I happen to know for a fact those words didn't help that girl. 

I was 10 in 1968. I was playing Barbies on the living room coffee table, a TV special about the Beach Boys in the background, when a "special bulletin" came on. Dr. Martin Luther King had been shot. While doing nothing more than standing on a balcony. Chicago erupted in riots.

I was very moved by Bobby Kennedy, addressing the people of Indianapolis the night Dr. King was killed. He was so wise, so sensitive that there were no riots in nearby Indianapolis.

A quick nap w/Freckles
Bobby was running for President, and I saw him on TV and in the paper all the time. He was always surrounded -- by adults, kids, and Freckles the dog. I was very grateful that a man like this would soon be President. He clearly knows what to do: about assassinations and riots and the bloody Vietnam War. We would be OK.

Then just two months later, he was murdered. I saw it all on TV. Followed by the Democratic Convention here in Chicago ... and more riots, and more body bags from Vietnam.

I cried a lot. Adults cannot take care of kids because adults let stuff like this happen.

1968 marked me. I carry it with me every day, like the vaccination scar on my left arm. Sometimes it comforts me. If this country can get through a year of assassinations, riots and war, we can get through this.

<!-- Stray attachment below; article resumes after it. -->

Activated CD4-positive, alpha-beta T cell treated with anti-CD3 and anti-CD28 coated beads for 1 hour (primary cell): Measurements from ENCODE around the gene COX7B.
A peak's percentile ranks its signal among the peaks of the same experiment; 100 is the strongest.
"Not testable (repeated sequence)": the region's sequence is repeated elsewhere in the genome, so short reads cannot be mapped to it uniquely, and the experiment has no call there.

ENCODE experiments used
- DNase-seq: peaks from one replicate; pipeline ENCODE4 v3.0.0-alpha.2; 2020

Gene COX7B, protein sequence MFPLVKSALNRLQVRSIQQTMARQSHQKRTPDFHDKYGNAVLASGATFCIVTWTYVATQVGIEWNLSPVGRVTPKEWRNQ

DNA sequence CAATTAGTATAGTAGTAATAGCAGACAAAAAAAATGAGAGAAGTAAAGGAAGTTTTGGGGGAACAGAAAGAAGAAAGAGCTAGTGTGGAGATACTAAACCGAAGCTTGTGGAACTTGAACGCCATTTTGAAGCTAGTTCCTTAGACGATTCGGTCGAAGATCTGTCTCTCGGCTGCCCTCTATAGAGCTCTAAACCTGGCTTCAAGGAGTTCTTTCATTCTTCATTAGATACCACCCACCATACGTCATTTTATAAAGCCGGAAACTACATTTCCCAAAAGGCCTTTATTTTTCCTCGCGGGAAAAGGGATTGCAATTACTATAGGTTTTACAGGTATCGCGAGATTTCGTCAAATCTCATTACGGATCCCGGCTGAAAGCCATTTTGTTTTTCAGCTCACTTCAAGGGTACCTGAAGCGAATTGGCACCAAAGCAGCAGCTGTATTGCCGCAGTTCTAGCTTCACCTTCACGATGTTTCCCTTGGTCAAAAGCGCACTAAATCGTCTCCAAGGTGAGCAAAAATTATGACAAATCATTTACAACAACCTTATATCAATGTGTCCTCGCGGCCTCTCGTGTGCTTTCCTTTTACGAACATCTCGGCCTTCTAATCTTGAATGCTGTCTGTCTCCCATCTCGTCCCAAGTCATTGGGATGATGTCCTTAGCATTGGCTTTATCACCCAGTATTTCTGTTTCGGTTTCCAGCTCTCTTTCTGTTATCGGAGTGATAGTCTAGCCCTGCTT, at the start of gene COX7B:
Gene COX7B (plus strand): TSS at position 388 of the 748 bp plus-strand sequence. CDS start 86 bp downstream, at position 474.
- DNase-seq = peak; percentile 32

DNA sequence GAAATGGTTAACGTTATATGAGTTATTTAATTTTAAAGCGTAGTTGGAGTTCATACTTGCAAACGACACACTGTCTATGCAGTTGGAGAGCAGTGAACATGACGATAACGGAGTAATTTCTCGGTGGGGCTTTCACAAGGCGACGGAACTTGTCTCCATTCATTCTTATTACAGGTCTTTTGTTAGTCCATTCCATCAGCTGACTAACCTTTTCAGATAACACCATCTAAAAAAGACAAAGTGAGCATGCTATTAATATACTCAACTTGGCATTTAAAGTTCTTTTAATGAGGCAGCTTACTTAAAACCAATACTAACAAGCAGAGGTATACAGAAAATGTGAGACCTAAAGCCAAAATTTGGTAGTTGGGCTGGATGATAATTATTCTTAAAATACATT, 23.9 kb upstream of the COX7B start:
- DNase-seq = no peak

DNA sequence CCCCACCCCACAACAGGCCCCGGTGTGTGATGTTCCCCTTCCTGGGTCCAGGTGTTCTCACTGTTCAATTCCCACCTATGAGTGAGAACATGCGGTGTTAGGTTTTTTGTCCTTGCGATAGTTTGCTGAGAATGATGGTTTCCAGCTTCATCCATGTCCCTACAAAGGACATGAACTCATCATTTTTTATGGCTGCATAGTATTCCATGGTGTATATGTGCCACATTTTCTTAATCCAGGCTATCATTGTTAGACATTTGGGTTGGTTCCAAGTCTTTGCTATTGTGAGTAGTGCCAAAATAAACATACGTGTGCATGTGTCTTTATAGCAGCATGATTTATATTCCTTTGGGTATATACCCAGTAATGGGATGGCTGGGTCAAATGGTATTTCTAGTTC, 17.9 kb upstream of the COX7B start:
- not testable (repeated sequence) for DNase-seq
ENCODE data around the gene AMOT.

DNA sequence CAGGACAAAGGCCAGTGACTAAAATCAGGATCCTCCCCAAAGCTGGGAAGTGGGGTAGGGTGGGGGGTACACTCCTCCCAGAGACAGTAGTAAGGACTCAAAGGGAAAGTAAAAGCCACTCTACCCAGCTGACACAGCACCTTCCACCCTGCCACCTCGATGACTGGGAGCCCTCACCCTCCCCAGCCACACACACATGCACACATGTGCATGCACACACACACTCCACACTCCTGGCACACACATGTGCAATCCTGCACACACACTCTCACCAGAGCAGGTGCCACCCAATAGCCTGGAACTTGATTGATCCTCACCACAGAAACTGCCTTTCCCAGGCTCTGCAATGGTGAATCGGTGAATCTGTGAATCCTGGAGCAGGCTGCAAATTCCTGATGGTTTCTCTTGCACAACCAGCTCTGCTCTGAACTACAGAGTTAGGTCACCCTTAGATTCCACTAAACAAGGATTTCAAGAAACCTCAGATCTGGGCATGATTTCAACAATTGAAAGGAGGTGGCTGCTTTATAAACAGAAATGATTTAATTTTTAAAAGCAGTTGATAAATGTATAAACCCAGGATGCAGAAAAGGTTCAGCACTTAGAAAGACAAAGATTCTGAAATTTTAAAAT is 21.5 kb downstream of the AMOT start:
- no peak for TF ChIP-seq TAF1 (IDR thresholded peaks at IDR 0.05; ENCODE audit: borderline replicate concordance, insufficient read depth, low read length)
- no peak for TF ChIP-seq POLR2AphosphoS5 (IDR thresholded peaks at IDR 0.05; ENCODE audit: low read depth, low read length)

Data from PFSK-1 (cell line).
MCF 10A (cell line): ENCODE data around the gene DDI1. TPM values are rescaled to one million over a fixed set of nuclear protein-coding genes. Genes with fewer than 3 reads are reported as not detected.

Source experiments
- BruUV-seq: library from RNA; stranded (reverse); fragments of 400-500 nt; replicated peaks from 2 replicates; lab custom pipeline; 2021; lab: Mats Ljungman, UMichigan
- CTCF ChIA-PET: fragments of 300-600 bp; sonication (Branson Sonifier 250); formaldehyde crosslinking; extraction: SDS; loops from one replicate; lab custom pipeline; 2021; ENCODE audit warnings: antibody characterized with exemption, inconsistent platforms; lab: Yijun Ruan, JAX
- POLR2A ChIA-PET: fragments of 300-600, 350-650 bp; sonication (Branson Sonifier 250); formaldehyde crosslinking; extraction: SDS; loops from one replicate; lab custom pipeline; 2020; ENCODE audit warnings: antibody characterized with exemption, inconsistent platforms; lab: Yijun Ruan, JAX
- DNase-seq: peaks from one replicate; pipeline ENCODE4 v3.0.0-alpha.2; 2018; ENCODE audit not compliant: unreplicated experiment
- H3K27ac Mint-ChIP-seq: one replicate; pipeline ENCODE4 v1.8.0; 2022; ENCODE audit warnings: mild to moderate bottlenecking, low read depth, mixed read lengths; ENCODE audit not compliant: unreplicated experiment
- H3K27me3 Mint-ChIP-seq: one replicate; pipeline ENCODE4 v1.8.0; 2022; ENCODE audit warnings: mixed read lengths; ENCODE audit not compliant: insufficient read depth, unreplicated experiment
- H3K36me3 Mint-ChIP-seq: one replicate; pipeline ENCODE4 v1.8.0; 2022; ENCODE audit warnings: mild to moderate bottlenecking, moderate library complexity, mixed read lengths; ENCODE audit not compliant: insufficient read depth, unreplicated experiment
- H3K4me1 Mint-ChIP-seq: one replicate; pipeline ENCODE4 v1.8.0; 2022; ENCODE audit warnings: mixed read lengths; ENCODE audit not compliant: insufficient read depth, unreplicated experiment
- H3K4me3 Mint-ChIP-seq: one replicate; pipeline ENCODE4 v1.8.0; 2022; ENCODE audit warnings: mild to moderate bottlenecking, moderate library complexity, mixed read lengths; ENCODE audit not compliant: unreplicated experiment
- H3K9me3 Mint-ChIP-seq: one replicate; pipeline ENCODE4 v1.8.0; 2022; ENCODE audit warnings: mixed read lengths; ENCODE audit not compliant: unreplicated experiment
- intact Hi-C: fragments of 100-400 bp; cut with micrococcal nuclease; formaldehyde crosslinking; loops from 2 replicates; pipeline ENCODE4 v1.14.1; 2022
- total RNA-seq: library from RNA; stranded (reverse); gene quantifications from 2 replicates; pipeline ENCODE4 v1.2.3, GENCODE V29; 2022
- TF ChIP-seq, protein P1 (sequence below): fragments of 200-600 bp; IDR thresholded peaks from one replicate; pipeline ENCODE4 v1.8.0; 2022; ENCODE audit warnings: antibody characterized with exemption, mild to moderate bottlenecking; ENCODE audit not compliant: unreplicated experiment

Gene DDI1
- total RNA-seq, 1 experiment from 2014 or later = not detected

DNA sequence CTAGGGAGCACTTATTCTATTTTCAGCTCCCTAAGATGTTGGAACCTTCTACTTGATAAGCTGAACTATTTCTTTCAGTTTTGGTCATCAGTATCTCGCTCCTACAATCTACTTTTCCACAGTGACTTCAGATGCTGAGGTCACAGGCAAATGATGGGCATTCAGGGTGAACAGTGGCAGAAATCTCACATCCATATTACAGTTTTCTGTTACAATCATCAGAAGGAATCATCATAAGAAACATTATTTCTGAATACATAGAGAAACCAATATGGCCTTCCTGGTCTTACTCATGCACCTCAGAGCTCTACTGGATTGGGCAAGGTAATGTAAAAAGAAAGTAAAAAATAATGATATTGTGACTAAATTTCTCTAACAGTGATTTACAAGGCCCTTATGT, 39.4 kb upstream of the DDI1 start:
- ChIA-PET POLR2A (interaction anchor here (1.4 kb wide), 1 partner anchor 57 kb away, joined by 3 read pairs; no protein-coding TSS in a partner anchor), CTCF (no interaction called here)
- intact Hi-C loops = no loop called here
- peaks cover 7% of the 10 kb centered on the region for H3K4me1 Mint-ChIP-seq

It also made me a Democrat ... a liberal ... a progressive. The best part of me still sees the world like I did then. I still want us to be, as Bobby said in the last speech he ever gave, "a great country, an unselfish country, a compassionate country." Given a choice between a good and decent leader but a sluggish economy, or a bully and a bullish market, I'll proudly take the hit to my wallet every time.

I ended the session Saturday in tears myself. For that little girl my shrink mentioned, and for 10-year-old me. Because now I'm an adult. Now the world is my responsibility. And I don't know how I'll face living in a country that has seen Donald Trump for what he is and still re-elected him.

I'm still that kid

I am a procrastinator. I don't know why, because worry about "things to do" causes me stress and I realize that I'm just in my own way. For some reason, though, as I hurtle toward retirement, I find I'm still the kid doing homework on the bus.

Last Thursday at 4:30, I got an assignment to write for a new client. This was kind of exciting, because I've been dedicated to one client for more than a decade and opportunities to do something else are few and far between.